A log burning stove is a great addition to any home, glamping pod or holiday retreat. In fact, a stove is just about perfect for any space you want to make a little cosier.
Choosing a stove is not always straightforward though as there is a lot of choice out there. The first big decision is to know whether you want a wood burning or multifuel stove.
On the surface, there isn’t much difference between a wood burner and multifuel stove. But there are big differences that you need to know about before you buy one.
Difference between a multifuel stove and wood burner
The biggest difference is that a wood burning stoves is fired up by only using wood as a fuel source, whereas a multifuel stove can use a few different types of fuel to get it generating heat.
This difference between the two types of stoves comes down to the design, mainly in how the internal section of the stove – the firebox and floor section – has been manufactured.
Wood burner design
A wood burning stove has a flat base where the logs are placed.
When the wooden logs burn, the ash collects on the floor of the stove. Sitting on a bed of ash actually helps wood burn more efficiently. A log burning only stove has no grate or ashpan underneath.
Multifuel stove design
A multifuel stove on the other hand has a raised grate that sits on top of an ashpan. This could be a moving grate, known as a riddling grate or plate, or just a static grate that can’t be moved. A riddling grate is generally a circular piece of iron or steel with slits in it that can be moved from the outside to open or close the gaps.
The grate of a multifuel stove has two purposes: to let the ash drop down into the ashpan, and to allow air up into the firebox to aid the efficient burning of fuel other than wood.
From January 2022, all new stoves that are sold in the UK and EU will have to be Ecodesign ready. These new regulations apply to both wood burning and multifuel stoves.
In a nutshell, Ecodesign means that all new stoves will be better for the environment in terms of emissions and air pollution. You can read more about Ecodesign ready stoves here.
Can you burn wood in a multifuel stove?
Yes, you can burn wood in a multifuel stove. This needs to be dried wood in the form of logs or kindling.
The difference with burning wood on a multifuel stove is that it might not burn as efficiently compared to a pure log burner with a solid floor. This is because wood burns better on a bed of ash with air coming from above, whereas smokeless coal burns better with an air supply from below.
Some multifuel stove manufacturers have made it so you can adjust and close the riddling grate to form a flat base when burning wood.
What can you burn in a multifuel stove?
As the name suggests, you can burn multiple types of fuel in a multifuel stove. They sometimes go by the name of mineral fuel stoves.
The main types of fuel that can be burned in a multifuel stove are:
- Smokeless fuels
- Anthracite (hard coal)
- Turf/biomass briquettes
- Coffee logs
Importantly, a multifuel stove may be able to handle different fuels, but only on their own – only burn one type of fuel at a time. For example, do not burn wood and anthracite in a stove together.
When considering just fuel type, multifuel stoves are more versatile than wood burners.
Are multifuel stoves efficient?
From January 2022, all stoves, including multifuel stoves, have to reach a minimum burn efficiency of 75%.
This means that 75% of the fuel in the fire is converted to heat energy that gets emitted into the room. The rest of the fuel that gets ‘wasted’ during the combustion process, finds its way up the flue pipe and out of the space you want to heat.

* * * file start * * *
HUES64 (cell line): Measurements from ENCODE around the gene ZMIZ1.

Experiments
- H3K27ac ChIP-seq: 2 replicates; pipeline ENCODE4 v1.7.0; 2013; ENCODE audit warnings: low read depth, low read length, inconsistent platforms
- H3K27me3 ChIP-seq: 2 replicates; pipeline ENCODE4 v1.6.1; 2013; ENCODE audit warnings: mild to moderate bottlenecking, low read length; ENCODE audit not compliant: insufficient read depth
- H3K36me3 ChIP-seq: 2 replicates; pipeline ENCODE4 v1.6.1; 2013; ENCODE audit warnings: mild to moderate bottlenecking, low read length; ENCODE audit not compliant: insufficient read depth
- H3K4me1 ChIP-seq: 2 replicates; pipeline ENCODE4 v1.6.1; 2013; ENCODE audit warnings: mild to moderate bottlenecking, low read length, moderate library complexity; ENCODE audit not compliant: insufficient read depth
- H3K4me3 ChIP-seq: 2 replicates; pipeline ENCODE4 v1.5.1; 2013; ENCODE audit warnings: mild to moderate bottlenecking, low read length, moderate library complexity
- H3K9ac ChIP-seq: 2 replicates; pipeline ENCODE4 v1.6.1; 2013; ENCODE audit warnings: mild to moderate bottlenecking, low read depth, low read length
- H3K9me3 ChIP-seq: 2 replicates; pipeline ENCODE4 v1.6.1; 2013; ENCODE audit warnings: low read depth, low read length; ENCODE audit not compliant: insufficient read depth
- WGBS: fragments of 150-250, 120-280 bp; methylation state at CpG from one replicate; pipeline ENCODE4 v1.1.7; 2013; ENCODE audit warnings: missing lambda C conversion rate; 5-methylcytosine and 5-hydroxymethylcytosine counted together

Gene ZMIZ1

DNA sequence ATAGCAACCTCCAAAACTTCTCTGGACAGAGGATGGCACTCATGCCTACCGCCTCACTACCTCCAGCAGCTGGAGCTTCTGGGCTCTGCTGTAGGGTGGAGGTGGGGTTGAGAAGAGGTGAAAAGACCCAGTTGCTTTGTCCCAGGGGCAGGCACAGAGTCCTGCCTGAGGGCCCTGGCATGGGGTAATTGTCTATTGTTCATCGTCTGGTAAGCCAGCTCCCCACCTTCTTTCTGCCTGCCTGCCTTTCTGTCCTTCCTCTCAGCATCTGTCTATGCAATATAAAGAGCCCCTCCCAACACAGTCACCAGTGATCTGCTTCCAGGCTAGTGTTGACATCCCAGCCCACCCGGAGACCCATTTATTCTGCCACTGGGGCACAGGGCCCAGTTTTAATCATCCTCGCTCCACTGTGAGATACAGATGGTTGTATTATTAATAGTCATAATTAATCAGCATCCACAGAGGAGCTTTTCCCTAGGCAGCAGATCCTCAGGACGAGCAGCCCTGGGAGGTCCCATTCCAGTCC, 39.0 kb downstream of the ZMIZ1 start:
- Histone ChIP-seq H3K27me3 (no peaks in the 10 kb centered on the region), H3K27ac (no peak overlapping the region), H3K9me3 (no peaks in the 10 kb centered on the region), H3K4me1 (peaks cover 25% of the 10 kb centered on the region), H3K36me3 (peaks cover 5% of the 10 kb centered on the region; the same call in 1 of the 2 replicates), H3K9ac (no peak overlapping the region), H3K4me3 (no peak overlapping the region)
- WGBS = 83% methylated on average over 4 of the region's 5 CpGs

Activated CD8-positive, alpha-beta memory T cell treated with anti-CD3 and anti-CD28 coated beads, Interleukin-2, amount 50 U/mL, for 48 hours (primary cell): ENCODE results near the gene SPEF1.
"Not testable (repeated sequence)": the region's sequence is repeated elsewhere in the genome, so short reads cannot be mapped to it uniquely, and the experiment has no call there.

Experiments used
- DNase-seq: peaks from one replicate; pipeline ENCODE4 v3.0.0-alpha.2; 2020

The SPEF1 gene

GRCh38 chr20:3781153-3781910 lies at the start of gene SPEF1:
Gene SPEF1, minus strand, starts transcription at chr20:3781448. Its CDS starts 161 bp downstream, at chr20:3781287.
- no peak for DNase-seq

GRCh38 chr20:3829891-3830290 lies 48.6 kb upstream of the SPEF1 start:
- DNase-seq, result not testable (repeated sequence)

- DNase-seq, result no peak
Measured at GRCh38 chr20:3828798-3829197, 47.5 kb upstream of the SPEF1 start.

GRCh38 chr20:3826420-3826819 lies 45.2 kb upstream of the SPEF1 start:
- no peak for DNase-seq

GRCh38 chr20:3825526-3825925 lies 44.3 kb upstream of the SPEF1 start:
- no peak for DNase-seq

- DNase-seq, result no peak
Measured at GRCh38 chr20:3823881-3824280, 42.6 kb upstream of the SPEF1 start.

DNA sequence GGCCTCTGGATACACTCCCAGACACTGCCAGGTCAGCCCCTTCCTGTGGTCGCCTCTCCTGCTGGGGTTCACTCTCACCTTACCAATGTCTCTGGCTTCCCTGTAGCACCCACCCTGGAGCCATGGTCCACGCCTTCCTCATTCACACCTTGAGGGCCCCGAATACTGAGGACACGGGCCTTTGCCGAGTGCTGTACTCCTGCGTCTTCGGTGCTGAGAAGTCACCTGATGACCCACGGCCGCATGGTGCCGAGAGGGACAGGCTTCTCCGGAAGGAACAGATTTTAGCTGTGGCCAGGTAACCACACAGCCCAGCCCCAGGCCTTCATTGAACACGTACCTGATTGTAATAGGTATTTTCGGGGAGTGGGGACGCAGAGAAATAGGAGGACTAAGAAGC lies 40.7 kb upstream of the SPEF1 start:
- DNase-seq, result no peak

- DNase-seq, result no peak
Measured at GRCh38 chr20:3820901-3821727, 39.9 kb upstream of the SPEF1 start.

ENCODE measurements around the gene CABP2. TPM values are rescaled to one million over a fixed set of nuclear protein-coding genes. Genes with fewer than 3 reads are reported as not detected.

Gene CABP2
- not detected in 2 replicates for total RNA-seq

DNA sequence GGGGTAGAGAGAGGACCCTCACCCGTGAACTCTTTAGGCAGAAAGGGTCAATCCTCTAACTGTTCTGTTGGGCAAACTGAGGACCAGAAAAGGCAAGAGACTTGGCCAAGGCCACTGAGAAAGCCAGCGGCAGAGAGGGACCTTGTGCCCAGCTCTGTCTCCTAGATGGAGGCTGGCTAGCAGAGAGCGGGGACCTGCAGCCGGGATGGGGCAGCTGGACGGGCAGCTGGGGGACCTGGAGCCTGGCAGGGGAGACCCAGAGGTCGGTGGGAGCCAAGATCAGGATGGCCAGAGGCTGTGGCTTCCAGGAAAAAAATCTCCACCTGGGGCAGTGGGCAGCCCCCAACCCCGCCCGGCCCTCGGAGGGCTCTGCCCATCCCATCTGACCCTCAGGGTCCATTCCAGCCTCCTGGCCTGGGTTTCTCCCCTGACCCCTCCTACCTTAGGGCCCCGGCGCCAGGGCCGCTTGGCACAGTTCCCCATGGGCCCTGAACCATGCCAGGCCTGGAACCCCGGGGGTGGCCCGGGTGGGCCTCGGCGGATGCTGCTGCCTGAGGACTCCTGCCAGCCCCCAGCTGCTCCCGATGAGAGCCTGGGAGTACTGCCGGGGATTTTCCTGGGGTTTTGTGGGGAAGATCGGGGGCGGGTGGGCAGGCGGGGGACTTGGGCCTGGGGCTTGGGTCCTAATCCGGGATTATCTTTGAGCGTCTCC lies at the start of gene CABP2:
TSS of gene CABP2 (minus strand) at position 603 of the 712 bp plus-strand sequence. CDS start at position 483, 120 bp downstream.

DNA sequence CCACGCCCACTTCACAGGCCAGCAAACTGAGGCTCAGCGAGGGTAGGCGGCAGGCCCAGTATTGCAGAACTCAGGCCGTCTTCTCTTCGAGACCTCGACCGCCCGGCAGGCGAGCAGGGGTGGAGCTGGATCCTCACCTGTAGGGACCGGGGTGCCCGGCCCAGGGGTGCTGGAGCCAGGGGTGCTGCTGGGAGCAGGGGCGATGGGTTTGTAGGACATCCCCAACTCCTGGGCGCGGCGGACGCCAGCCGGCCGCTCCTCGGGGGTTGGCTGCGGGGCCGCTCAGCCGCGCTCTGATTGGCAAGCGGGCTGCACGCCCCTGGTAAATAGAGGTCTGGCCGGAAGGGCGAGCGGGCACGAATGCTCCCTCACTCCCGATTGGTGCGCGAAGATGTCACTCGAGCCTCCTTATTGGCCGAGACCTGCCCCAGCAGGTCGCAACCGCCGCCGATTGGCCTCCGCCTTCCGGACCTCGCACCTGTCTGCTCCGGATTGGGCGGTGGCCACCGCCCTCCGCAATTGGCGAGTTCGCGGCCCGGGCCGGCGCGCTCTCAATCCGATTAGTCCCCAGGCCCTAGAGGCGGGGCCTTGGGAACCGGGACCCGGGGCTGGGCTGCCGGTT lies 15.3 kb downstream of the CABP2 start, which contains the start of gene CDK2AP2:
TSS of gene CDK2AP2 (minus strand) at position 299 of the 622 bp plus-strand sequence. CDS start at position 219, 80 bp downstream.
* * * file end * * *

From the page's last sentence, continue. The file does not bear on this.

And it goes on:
So, if the stove you are buying has an efficiency rating for 75% – 75% of the fuel provides useful heat and 25% gets wasted.
What can you burn in a wood burner?
It may seem like a silly question, but it isn’t!
With a clue in the name, you can burn wood and only wood in a wood-fuel stove. Burning other fuels, such as a smokeless fuel, will void your guarantee and potentially damage the stove.
There are different types of wood you can use, but always make sure the wood has been fully dried for an extended period of time. This type of wood is called seasoned wood.
Freshly cut wood, known as green wood, may actually contain up to 50% moisture, which is why it’s not recommended for burning on your log burner.
Dried or seasoned wood that is perfect for your wood burner usually come in the form of logs or smaller kindling pieces.
Over time you will get a build up of ash and soot on your glass, so it’s important to keep on top of the cleaning. Here are the 3 best ways to clean your stove glass.
Best types of wood for a wood burner
If you’re looking for good firewood, the timber from hardwood trees works best.
Some of the trees that produce the best firewood include:
Is there a difference in cost between a wood burning and multifuel stove?
There generally isn’t a significant difference in cost between a log burner and multifuel stove. If you’re really pushing me, wood burners may be slightly cheaper on the whole as they as simpler to design and manufacture.
However, both types of stoves offer a wide range of styles and models, ranging from entry level costing a few hundred pounds to high end, which are priced in the thousands of pounds.
Wrap up on wood burning and multifuel stoves
They may look similar from the outside but wood burners and multifuel stoves do have a couple of significantly differences. This mainly comes down to the internal firebox design.
If you think you’ll just be burning wood, I’d go for a pure wood burner. Specialised for one fuel type, they are slightly more efficient and arguably better for the environment than some of the fuel that gets burned on a multifuel stove.
If you think you know which stove type you’re after, head over to the Direct Stoves website*. They have a fantastic range, great prices and quick delivery.